No coward soul is mine,
No trembler in the world’s storm-troubled sphere:
I see Heaven’s glories shine,
And faith shines equal, arming me from fear.
This is a new post, the first I have written in– well, I don’t even know how long.
I was drawn to this remarkable poem when I recently watched the PBS Masterpiece series To Walk Invisible, about the Brontë sisters. It was so mesmerizing that I did something I’ve never done before: I bought my own copy of it as soon as I finished watching it.
I’ve always been more of a Jane Austen fan, though I loved Charlotte Brontë’s Jane Eyre. I wasn’t as fond of Emily Brontë’s Wuthering Heights and never learned much about these literary sisters, knowing only what I learned from reading a fiction book based on Charlotte Brontë’s life.
After watching the Masterpiece series, which I highly recommend, I became interested in this poem by Emily, which is featured near the end. When I went searching for it I was surprised to find (from an online copy of the book in which it was originally published posthumously by her sister Charlotte) that it was the last thing she ever wrote, in a too-short life that had been filled with writing. (A photo of the first page of the poem in that book appears below.)
The poem resonated deeply with me. I identified strongly with the first verse in particular. I began to realize that the youthful self who so easily connected with the works of Jane Austen had grown into an older woman whose years of loss and grief brought a renewed understanding of what these sisters brought to their work. The emotional and functional turbulence of loving and living with an alcoholic brother, the support and consolation of sisters very different from each other, and the drive to express oneself through the freedom of writing when other doors are closed– all these struck sympathetic chords with me.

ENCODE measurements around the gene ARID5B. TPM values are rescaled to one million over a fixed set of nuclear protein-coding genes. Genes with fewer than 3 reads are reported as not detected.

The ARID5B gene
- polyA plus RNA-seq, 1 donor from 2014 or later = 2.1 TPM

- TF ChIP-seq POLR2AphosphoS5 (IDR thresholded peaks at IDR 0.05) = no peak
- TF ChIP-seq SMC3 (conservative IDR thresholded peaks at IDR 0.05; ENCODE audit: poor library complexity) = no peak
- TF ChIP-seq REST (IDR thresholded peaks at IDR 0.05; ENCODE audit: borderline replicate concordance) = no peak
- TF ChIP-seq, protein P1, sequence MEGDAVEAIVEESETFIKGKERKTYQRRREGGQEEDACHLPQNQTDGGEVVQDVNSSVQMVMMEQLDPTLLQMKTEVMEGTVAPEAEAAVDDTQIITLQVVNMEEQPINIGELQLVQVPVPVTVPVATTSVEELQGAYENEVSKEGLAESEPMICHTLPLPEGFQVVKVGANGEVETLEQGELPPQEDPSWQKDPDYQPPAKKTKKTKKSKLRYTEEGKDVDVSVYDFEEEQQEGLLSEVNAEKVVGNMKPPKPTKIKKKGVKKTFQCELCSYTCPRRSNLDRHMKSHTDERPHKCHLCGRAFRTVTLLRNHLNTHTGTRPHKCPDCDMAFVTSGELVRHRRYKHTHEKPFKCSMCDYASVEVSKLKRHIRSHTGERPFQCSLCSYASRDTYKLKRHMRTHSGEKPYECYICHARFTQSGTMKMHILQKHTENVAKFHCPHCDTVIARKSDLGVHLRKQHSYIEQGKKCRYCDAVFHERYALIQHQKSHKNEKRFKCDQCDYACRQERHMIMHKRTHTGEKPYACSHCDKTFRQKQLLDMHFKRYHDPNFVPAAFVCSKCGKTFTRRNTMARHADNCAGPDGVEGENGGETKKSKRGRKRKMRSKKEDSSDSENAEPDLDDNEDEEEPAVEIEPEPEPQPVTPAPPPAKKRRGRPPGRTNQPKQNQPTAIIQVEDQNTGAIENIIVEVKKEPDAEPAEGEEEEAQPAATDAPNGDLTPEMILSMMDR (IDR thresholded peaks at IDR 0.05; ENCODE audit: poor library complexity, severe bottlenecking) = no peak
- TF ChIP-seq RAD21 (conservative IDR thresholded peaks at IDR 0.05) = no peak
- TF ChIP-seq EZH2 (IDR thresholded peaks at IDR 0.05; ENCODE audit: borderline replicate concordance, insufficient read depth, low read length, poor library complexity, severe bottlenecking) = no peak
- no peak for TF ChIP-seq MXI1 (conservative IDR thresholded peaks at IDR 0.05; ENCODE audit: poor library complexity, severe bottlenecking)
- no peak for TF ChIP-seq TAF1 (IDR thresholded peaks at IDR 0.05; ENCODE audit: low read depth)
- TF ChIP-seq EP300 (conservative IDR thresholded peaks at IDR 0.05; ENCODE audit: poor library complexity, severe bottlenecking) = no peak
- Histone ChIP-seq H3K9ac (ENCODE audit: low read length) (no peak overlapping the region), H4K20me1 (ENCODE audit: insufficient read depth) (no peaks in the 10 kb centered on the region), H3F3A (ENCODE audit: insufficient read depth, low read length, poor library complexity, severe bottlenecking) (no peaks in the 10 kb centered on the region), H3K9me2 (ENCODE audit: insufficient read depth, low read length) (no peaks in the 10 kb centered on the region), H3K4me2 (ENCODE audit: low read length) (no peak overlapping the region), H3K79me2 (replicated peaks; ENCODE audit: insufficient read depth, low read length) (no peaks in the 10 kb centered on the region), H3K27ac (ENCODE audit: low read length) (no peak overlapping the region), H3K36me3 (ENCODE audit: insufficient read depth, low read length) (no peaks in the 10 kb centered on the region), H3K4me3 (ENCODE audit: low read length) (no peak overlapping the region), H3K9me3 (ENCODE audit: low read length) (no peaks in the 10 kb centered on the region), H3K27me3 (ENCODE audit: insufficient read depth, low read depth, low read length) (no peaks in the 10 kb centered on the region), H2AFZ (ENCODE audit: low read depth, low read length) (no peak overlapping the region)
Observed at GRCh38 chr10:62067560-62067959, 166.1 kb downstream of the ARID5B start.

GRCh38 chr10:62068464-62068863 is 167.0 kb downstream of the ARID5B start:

But it was the element of steadfast faith amid loss after loss that rang most strikingly. Like these sisters, whose father was a clergyman, I was reared with Christian devotion as the center of life, around which everything else revolved. Like them, I have often bristled at the hypocrisy and worldly disregard of suffering that is too present in many churches. Yet my very survival has depended on the absolute assurance that the One who is the focus of real or imagined devotion is unchanging and impervious to the failings of human effort. Emily’s poem is evidence that she shared this understanding of divine presence. I hope you share it too.